British Columbia is the custodian of some of the most spectacular wilderness remaining in the world, including the unique ecosystems of the Okanagan basin.
However, there has been and continues to be degradation of these precious wild areas even by those who revere them. As more and more of us discover the wonders of our natural environment, it becomes increasingly important that each of us ensures that our natural surroundings are protected and preserved so our children may also know the same wonders of this incredible region.
Keep this in mind as you head out on the backroads and byways. Educate yourself to protect and preserve our natural areas, even as you enjoy them. Remember to protect yourself as well, by learning—beforehand—about the nature of the area in which you plan to explore. Arm yourself with up-to-date maps (see Getting There—and Getting Back), a compass (and the skill to use it), water, some sustenance, and suitable clothing.
Always let someone know where you plan to go and when you'll be back. And don't travel alone.
Water and Waste
Although it's essential to life, water can also harm life as well. No open body of water should be considered safe to drink without first treating it for invisible parasites and microorganisms, which can cause mild to acute illness.
One of the most common causes of illness is the Giardia lamblia cyst, which multiplies in the intestinal tract of warm-blooded animals such as humans, and causes an illness often called beaver fever. The cysts are spread in water contaminated by the feces of infected animals or people and are present in more than 70 per cent of our watersheds.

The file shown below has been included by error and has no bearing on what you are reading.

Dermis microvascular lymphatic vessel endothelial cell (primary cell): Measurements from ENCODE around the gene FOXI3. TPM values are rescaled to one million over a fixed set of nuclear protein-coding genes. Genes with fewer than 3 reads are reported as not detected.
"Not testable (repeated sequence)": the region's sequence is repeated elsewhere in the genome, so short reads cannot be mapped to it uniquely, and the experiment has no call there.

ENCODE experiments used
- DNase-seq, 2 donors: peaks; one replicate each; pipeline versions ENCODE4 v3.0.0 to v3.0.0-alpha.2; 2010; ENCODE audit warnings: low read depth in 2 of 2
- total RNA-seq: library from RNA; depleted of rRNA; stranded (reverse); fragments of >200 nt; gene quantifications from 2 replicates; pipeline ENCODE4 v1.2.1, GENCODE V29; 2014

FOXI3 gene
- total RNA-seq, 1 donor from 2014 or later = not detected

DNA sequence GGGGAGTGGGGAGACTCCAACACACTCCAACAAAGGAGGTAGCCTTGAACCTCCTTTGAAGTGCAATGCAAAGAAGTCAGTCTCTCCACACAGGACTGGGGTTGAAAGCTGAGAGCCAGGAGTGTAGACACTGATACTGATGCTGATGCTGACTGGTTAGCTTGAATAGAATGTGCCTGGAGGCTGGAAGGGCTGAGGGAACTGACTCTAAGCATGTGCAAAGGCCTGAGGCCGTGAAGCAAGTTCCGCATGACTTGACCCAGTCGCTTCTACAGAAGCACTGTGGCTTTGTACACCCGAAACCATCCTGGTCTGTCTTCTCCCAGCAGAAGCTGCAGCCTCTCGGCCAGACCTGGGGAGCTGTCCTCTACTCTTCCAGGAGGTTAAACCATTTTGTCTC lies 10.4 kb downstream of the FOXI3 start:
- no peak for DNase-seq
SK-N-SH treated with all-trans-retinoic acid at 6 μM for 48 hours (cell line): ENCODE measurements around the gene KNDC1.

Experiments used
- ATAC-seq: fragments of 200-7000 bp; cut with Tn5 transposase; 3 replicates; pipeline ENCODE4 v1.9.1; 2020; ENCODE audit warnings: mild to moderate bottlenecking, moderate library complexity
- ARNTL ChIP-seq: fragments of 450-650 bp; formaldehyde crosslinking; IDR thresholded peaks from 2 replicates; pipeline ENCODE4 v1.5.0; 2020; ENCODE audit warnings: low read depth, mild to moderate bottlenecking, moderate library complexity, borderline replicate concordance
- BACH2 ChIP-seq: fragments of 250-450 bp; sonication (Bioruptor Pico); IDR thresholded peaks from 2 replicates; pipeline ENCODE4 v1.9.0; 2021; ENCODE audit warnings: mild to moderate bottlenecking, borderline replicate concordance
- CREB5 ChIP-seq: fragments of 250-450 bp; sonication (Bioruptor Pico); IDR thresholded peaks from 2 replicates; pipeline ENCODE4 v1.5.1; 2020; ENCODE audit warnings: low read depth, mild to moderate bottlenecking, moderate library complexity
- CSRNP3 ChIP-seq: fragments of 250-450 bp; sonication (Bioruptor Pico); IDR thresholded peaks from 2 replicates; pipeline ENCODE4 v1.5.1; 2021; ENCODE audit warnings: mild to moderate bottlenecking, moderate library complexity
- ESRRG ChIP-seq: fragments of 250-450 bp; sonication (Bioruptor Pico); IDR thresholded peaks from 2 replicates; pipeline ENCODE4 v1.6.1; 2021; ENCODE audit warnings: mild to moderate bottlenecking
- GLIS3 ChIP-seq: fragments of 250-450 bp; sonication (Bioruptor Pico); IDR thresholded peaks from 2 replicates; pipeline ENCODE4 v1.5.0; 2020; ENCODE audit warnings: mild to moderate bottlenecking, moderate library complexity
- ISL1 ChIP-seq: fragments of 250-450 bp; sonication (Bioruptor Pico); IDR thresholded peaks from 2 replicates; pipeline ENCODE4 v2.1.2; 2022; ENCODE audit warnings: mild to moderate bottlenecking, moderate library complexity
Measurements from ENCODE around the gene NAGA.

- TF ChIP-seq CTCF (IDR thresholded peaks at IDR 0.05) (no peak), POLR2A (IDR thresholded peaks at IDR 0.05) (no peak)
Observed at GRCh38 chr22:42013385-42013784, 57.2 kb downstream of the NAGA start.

To be safe, either boil water for one minute before cooling and drinking it; treat it with four drops of iodine tincture per litre or four drops of pure household bleach per four litres of water, up to double that if cloudy; or filter it with a special system available in outdoor stores.
If using the iodine or bleach method, make sure to stir it in and let it sit for at least 30 minutes before drinking. Cryptosporidium, a microscopic parasite, is found in soil, food, water, or surfaces that have been contaminated with infected human or animal feces. It is resistant to chlorine, but water can be treated by heating to a rolling boil for at least one minute, or by the use of a filter that has an absolute pore size of at least one micron or one that has been NSF rated for "cyst removal."
We can help prevent the spread of such internal infections by being responsible about disposal of our waste in the outdoors.
Never use streams or lakes as a bath, toilet, or sink.
Use the proper facilities provided whenever possible, but otherwise when hiking or camping in the backcountry, the ideal solution is to carry out all human waste.
If that goes further than your commitment to preserving the natural environment, do ensure you never urinate or defecate within 100 metres of open water.
Instead, dig a small hole and replace the sod after you're through.
When camping, wash water should be disposed of in a hole, 25-30 centimetres deep, at least 100 metres from any body of water.
Create as little waste as possible. Always pack out what you pack in.
In wilderness areas, tread lightly in both the figurative and the literal sense, leaving no trace of your presence behind you. That way, both you and those who follow will enjoy fields of wild flowers, trees alive with birds, and forests full of wildlife.